11 August 2009
Cross-Cultural Casserole – Paper Chef 43
It’s time for my favorite food blog event – Paper Chef! (okay, it’s pretty much the only food blog event I’ve participated in more than once, but that’s because it’s my favorite!)
Basic idea: the host selects 3 events at random from a list, then adds a fourth to heighten the challenge. Participants have a weekend to make one or more dishes that incorporate the ingredients. This month’s host is Javaholic and she challenged us with couscous (preferably toasted Israeli couscous), chiles, peaches, and rosemary. I wasn’t phased by the peaches and chiles because there’s a peach salsa that I find really tasty, but peaches and rosemary? or even chiles and rosemary? Huh. Not sure I’ve mixed those before.
I have rosemary growing in a pot on my porch, and I keep stocked up on peaches this time of year. Chiles are not yet abundant at our Farmer’s Market (the summer has been cool), but I did manage to find a few that were allegedly anaheims, but pretty darn skinny if you ask me. And I stocked up on Israeli couscous at our local co-op on my way to the Farmer’s Market.
Then I mulled around ideas. The obvious idea was a summer salad incorporating the four ingredients. I briefly considered making a dessert, kind of like mango sticky rice, only peach sticky couscous [uh, with chile strips as a topping! ?? !!]. What I really yearned to make was chiles stuffed with couscous, similar to the stuffed bell peppers my mom used to make, but alas, the chiles at the market were too skinny for that to be feasible.
So I made a casserole. Any self-respecting cook who grew up in New Mexico and/or El Paso knows a dish that includes some combination of squash, tomatoes, chiles, onions, maybe corn (usually topped with corn chips and melted cheese). This is similar, with the peaches standing in for the tomatoes. I’m calling it “cross cultural” because the peaches (in my mind) add a sort of midwestern fusion, and the Israeli couscous [or any other couscous, for that matter] certainly never appears in my Savoring the Southwest cookbook!
6 to 8 chiles
1ish medium (yellow) summer squash, sliced thin
1 medium onion, sliced thin
1 peach, sliced
few tablespoons parmesan [note: I probably would change this]
1 garlic clove
rosemary, minced – 1 Tablespoon
tarragon, minced – 1/2 Tab? I didn’t really measure
1 cup Israeli couscous
1.25 cup water
2 (more) medium peaches, sliced (~1 cup), optionally tossed with 2 tsp brown sugar and 1 tsp cinnamon
green chile salt
Chile prep: roast your chiles (over a gas grill, or under a broiler). Let them sweat and cool in a paper bag, then remove the skin and seeds. Cut into slices.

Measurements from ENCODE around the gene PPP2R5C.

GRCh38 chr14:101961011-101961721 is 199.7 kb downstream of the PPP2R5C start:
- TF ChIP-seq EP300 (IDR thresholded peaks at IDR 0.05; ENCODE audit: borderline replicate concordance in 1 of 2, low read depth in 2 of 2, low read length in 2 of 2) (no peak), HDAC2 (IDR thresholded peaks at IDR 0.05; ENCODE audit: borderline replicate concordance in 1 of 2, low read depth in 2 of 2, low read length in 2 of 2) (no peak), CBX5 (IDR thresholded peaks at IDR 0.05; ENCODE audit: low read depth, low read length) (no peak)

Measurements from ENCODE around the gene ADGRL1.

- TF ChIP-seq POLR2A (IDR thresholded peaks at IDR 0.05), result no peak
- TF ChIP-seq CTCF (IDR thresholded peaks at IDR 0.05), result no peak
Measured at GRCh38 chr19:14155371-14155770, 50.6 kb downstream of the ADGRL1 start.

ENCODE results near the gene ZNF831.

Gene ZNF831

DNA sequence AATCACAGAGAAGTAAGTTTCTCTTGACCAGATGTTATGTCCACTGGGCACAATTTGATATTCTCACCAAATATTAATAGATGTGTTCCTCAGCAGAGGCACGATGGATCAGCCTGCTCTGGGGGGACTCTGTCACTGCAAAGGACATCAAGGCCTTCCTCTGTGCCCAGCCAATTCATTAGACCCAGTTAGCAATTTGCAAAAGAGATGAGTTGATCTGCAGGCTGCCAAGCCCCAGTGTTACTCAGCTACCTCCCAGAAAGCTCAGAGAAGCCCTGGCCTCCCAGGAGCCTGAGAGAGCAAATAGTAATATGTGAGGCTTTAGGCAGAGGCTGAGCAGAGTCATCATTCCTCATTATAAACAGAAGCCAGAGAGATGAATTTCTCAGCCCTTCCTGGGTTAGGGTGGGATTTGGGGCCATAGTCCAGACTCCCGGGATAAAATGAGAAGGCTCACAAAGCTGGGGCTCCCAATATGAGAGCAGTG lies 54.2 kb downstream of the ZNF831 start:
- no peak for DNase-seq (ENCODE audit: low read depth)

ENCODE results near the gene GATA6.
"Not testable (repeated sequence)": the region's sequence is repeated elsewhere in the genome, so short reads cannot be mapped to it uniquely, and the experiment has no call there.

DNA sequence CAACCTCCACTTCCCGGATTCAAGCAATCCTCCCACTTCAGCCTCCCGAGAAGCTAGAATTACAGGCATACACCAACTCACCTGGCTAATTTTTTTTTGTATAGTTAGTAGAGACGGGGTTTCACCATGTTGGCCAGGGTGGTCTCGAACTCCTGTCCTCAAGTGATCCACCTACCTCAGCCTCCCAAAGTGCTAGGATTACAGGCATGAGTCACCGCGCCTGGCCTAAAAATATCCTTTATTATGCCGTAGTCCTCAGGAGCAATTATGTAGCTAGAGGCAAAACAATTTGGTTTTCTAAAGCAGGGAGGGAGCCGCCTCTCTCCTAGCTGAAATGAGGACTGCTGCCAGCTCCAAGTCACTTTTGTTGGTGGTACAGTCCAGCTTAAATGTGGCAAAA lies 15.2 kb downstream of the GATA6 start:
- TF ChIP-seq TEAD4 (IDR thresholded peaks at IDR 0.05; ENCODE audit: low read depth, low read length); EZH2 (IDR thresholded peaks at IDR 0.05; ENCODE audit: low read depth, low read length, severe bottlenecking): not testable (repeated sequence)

Preheat oven to 375 F.
Use an 8×8 baking dish. Film with olive oil.
Cover the bottom with a layer of squash. (I needed slightly more than 1 squash worth of slices.)
Layer on the onions.
Layer on the green chile strips until you are out (I used all my chiles, and had 3 layers).
Top with chunks from the first peach.
Mix 1 egg with milk in a small bowl or cup. (I poured the milk into the biggest half of the egg shell, twice – so about an egg’s worth of milk!) Beat lightly. Add parmesan. Pour over the top of the veggie layers.
Bake at 375 F for about 30 minutes.
chop garlic clove, rosemary, and tarragon.
Using small sauce pan, saute garlic, rosemary, and tarragon in olive oil until fragrant.
Pour water – bring to boil – add couscous. Cover pan, lower heat to simmer, and cook for 6 to 8 minutes.
Add the peaches + cinnamon sugar and cook for 2 minutes more.
It’s okay if it’s still a bit soupy. When the couscous is al dente, pour the mixture over the casserole and let it cook in the oven for 5 to 10 minutes more (while you pull everything else together).
The result? Pretty tasty, although not particularly photogenic.
Jonski Papa was initially hesitant about the couscous (see our recent run in with pearl tapioca) and couldn’t figure out where the sweetness came from at first (the peaches), but he really liked it. He thought it needed a crunch element, so got some pita chips from the pantry (must be that corn chip crust he’s missing!). I felt like the rosemary was overwhelmed – I couldn’t really taste it at all. Use more? Add it at the end? Not sure the best way to address that.
What I would change: I’m still trying to decide if it needs a cheese element. Maybe some Mexican cheese in the casserole? Or a goat cheese added at the end? Oh shoot, there’s an idea: goat cheese with rosemary ‘crust’, that probably would have provided more of a rosemary oomph! I could have gotten some at the market.